CAPE CANAVERAL, FLORIDA —
The moon has a more complex history than previously thought with at least nine subsurface layers, results from ground-penetrating radar aboard China's Yutu lunar rover shows, scientists said on Thursday.
Researchers suspect the layering is due to ancient lava flows interspersed with layers of the lunar soil, known as regolith, which is formed by the weathering of rocks and boulders.
China's Chang'e-3 spacecraft touched down on the moon in December 2013 and dispatched the Yutu, or "Jade Rabbit," rover for an independent study of the landing site.
After zigzagging 374 feet (114 meters) on the surface, Yutu stopped near a relatively fresh crater southwest of the landing site, in a region known as Mare Imbrium.
Compared to NASA's 1969-1972 Apollo landing sites and other locations visited by Soviet-era landers, the northeast region of the Imbrium basis is younger, with complex subsurface structures, lead researcher Long Xiao, with the China University of Geosciences in Wuhan, wrote in a paper published in this week's issue of the journal Science.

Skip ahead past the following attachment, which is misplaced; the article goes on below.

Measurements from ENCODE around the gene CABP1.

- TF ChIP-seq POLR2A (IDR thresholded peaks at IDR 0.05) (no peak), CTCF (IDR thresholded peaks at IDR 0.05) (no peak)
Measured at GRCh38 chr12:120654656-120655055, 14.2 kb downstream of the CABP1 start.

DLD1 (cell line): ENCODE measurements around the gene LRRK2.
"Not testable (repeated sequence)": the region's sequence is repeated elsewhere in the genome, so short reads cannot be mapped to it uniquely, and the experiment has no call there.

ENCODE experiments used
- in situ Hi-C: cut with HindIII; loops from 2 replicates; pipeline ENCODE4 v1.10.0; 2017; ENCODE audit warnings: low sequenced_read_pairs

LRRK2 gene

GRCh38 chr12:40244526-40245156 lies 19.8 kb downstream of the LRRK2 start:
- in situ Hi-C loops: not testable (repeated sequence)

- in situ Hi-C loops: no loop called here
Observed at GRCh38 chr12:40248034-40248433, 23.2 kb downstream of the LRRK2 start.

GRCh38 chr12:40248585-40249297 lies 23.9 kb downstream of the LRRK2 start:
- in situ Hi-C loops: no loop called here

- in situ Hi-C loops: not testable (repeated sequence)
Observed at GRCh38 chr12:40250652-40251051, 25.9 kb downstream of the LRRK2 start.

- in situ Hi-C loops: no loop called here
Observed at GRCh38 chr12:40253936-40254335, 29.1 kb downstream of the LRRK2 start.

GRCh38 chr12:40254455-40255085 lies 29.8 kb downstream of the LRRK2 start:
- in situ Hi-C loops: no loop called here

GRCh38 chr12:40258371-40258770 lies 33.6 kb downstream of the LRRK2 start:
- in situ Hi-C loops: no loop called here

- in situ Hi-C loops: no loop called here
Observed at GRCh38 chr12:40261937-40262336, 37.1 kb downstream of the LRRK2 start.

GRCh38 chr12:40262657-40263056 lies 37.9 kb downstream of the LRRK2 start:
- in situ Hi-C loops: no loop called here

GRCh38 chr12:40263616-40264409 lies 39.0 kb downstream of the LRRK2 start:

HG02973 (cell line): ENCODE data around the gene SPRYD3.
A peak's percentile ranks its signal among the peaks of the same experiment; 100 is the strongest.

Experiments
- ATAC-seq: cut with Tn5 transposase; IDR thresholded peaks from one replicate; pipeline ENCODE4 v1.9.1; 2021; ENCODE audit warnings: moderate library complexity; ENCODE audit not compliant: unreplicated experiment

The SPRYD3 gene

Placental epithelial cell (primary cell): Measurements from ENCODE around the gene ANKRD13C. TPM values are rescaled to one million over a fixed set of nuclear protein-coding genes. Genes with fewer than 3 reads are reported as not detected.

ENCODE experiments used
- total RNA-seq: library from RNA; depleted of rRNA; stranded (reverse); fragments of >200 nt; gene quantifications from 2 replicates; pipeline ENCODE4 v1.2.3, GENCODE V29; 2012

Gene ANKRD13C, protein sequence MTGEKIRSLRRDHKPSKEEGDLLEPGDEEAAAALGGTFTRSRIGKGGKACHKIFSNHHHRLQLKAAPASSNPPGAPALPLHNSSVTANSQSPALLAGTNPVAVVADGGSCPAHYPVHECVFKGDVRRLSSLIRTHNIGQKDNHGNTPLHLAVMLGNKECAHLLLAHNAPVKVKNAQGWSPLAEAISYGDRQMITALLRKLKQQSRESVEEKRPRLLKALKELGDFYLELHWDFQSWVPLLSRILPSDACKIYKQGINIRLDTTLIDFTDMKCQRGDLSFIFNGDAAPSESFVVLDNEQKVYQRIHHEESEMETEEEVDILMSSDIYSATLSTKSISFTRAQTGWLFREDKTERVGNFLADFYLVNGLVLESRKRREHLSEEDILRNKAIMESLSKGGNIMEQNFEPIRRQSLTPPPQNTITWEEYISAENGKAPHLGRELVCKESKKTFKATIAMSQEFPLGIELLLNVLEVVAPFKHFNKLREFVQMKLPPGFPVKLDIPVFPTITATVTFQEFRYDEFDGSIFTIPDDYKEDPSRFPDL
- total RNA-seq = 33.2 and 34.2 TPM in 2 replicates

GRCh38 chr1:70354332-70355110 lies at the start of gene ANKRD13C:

"There is more complex geological history than we had thought," the scientists wrote.
Early results from the mission suggest eruptions of lava filled the Imbrium basin at least five times, forming layers of basalt rock about 0.62 mile (1 km) in depth. Yutu's radar detected five distinct lava layers within the top 1,312 feet (400 meters) of the moon's surface.
"It is very likely that more episodes of volcanic eruptions have filled the basin at greater depths," the scientists said.
The results are the first detailed look at the moon's subsurface.
"The Apollo missions drilled the regolith up to only 3 meters [9.9 feet]," Xiao wrote in an email.
"The layering structures tell us the late-stage volcanism show different styles," Xiao added. "It [also] means volatile elements played an important role in the thermal history of our moon."